It is true that People v. Quinonez (2020) 46 Cal.App.5th 457, 466 and the majority in People v. Sandoval (2020) 50 CA 5th 357 concluded that the CC language was not erroneous in the absence of improper prosecutorial argument. However, the dissenting opinion in Sandoval explained why the language may confuse the jurors even without improper prosecutorial argument:
In [Medellin] this court held the CALCRIM “greater than minor or moderate” language erroneous because it is reasonably interpreted to mean harm either greater than minor or greater than moderate is sufficient proof. The majority opinion follows People v. Quinonez (2020) 46 Cal.App.5th 457 (Quinonez), where a different panel of this court found the instruction appropriate. I remain unconvinced.
CALCRIM defines great bodily injury as “significant or substantial physical injury. It is an injury that is greater than minor or moderate harm.” (CALCRIM No. 3160.) In [Quinonez ]the court found the instruction proper because placing focus on the “greater than minor or moderate” language impermissibly takes “one phrase out of context of the entirety of the instructions.” (Quinonez, supra, 46 Cal.App.5th at p. 466.) The problem with that analysis is the “greater than minor or moderate” language supplies the sole relevant context. Because it further defines “significant or substantial physical injury,” focus on its language is necessary and within context.
The error with the instruction is its usage of “or” in “greater than minor or moderate.” “[T]he word ‘or’ has more than one meaning. Although ‘or’ is used to indicate ‘an alternative between different or unlike things, states, or actions,’ the word ‘or’ can also be used to indicate ‘the synonymous, equivalent, or substitutive character of two words or phrases,’ such as in the example ‘lessen or abate.’ ” (People v. Harper (2020) 44 Cal.App.5th 172, 194.) Based on Penal Code section 12022.7’s statutory history, including the evolution of its accompanying jury instructions, there is no doubt “minor or moderate” evinces distinct, not synonymous, descriptions. (See Medellin, supra, 45 Cal.App.5th at pp. 530-531 [describing statutory history and evolving jury instructions].)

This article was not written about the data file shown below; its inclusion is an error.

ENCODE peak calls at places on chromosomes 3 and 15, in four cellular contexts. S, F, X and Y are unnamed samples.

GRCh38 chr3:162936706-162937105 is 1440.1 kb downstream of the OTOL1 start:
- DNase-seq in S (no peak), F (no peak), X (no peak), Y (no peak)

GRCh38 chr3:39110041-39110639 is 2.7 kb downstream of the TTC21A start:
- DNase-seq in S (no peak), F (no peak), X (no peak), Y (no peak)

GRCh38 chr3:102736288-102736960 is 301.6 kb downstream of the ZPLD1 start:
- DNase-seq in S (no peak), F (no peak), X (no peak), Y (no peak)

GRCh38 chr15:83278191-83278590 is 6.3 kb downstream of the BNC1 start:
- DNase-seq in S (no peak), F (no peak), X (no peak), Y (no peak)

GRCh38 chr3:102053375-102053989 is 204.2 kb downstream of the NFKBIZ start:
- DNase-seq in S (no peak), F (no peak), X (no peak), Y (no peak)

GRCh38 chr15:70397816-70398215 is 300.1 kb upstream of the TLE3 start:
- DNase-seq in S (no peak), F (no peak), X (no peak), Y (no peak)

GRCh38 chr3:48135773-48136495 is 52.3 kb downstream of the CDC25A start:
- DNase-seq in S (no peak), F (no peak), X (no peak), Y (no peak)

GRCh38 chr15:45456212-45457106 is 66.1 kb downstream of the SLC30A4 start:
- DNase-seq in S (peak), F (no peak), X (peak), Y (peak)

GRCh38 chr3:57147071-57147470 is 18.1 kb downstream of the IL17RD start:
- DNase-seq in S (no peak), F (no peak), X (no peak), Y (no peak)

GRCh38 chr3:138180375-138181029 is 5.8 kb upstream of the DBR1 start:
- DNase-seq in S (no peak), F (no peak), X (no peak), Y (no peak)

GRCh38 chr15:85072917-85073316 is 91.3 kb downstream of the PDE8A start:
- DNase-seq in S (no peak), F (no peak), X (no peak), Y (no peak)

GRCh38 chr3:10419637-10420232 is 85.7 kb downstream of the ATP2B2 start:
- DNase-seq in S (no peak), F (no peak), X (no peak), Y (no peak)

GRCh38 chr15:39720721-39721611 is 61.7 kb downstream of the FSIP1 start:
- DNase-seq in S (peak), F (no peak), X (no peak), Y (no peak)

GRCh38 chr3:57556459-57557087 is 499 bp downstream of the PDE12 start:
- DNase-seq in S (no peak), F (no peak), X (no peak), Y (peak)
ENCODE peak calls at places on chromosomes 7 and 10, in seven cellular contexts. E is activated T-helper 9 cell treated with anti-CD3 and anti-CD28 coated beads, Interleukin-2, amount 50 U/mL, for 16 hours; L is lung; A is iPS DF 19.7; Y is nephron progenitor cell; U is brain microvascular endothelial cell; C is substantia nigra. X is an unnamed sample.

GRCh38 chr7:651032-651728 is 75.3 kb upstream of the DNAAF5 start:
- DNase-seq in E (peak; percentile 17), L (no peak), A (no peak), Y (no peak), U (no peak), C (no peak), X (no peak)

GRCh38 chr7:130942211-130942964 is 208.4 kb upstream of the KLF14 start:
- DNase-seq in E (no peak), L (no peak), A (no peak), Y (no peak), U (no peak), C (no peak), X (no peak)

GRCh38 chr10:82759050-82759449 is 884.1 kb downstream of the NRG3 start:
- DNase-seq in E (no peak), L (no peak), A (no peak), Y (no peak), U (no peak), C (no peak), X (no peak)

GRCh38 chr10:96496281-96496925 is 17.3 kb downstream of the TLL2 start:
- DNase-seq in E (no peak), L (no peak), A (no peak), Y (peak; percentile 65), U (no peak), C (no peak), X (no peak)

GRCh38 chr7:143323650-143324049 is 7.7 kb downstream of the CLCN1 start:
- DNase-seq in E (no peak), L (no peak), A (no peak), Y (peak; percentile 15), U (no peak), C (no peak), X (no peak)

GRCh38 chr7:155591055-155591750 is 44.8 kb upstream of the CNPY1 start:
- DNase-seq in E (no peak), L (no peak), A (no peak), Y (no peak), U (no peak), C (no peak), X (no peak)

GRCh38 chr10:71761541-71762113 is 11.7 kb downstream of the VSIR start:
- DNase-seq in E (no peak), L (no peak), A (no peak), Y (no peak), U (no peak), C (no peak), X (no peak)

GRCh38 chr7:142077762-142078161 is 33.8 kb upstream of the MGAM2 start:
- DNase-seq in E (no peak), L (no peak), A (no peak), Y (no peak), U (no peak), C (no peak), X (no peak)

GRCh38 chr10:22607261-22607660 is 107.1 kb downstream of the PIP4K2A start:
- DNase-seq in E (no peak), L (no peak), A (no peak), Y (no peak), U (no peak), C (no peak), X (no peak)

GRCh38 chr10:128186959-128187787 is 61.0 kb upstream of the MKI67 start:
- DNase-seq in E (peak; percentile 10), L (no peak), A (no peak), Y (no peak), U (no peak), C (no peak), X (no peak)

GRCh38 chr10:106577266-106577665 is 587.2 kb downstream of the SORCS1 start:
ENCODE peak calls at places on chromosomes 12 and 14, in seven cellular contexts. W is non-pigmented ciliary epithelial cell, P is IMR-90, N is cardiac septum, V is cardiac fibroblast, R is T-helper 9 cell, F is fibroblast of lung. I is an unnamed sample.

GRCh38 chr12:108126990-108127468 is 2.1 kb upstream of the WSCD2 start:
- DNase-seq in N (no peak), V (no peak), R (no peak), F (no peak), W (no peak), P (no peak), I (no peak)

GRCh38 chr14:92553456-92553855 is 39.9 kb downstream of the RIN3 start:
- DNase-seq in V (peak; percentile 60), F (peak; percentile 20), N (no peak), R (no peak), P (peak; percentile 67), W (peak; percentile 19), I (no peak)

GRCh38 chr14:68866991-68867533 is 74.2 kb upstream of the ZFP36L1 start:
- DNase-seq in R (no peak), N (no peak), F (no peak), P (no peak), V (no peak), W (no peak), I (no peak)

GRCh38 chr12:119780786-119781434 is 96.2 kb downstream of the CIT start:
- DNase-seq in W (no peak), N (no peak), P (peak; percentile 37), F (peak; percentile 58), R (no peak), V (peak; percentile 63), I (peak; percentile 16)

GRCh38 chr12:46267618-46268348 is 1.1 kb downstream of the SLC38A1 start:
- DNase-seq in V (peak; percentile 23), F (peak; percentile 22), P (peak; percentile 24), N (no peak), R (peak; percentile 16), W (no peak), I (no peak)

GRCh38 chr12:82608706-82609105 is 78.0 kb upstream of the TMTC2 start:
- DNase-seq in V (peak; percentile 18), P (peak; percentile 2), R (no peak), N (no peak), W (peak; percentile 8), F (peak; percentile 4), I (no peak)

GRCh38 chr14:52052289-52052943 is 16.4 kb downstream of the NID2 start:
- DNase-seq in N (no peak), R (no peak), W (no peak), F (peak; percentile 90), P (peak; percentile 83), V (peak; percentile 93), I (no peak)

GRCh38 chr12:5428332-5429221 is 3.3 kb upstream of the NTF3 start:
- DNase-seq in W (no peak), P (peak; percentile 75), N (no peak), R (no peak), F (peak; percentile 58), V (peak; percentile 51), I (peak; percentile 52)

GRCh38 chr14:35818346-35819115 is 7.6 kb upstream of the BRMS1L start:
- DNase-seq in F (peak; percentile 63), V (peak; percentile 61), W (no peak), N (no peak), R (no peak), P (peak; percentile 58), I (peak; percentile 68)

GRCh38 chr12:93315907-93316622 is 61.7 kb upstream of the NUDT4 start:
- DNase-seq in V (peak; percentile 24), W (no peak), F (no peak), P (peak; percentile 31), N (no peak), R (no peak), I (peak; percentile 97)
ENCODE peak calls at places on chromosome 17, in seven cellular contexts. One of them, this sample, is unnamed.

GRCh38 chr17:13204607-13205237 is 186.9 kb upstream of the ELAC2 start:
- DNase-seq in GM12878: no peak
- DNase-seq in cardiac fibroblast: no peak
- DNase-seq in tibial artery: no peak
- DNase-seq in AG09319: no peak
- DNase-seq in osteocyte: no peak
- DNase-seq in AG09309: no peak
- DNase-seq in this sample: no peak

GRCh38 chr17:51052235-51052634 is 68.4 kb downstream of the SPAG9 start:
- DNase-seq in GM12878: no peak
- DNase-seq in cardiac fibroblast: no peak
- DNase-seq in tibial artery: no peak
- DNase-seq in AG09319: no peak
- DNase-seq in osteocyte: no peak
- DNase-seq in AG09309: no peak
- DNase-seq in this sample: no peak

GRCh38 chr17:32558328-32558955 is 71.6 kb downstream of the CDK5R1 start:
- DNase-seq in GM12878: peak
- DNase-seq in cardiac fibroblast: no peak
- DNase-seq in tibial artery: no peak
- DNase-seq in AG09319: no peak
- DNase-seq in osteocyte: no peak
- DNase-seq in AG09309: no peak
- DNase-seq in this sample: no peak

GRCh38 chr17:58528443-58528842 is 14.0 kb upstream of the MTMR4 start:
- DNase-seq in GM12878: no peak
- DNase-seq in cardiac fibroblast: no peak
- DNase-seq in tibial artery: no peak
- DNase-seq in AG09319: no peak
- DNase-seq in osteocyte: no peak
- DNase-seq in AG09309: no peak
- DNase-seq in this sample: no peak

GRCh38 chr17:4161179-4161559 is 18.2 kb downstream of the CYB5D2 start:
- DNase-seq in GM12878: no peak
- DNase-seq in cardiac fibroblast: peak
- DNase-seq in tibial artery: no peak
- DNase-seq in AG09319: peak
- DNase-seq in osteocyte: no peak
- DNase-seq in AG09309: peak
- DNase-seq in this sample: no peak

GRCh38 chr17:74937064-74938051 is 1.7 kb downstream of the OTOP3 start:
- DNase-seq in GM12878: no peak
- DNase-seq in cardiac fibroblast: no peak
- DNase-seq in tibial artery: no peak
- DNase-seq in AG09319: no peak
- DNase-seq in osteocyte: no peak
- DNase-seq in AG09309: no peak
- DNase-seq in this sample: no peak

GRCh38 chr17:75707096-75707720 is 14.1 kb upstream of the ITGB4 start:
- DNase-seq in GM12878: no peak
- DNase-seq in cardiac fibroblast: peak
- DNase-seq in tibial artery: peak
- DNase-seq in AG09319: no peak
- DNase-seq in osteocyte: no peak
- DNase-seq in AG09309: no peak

Accordingly, ” ‘[t]he instruction’s “use of the word ‘or’ … indicates an intention to use it disjunctively so as to designate alternative or separate categories.” ‘ ” (Medellin, supra, 45 Cal.App.5th. at p. 534.) Because “greater than minor or moderate” injury is reasonably read to mean either greater than minor or greater than moderate suffices, the instruction misdescribes great bodily injury because greater than both minor and moderate injury is necessary. (See People v. Cross (2008) 45 Cal.4th 58, 64.)
(People v. Sandoval, supra, 50 CA 5th at 362-63, Snauffer, J., dissenting and concurring opn.)
However, from the standpoint of the CALCRIM committee it did not need to resolve the issue one way or the other. CALCRIM’s primary mission is to make the standard jury instructions as unambiguous and understandable as possible:
Our charge was to write instructions that are both legally accurate and understandable to the average juror … for instructions written in plain English. (Preface to CALCRIM instruction (2005), by Corrigan, J.)
Based on the fact that a prosecutor actually misconstrued the instructional language in Medellin and the fact that two appellate justices concluded that the instructional language is potentially ambiguous, the committee should have asked themselves: is there a way to eliminate any potential ambiguity and retain the same meaning? The answer to this question is yes.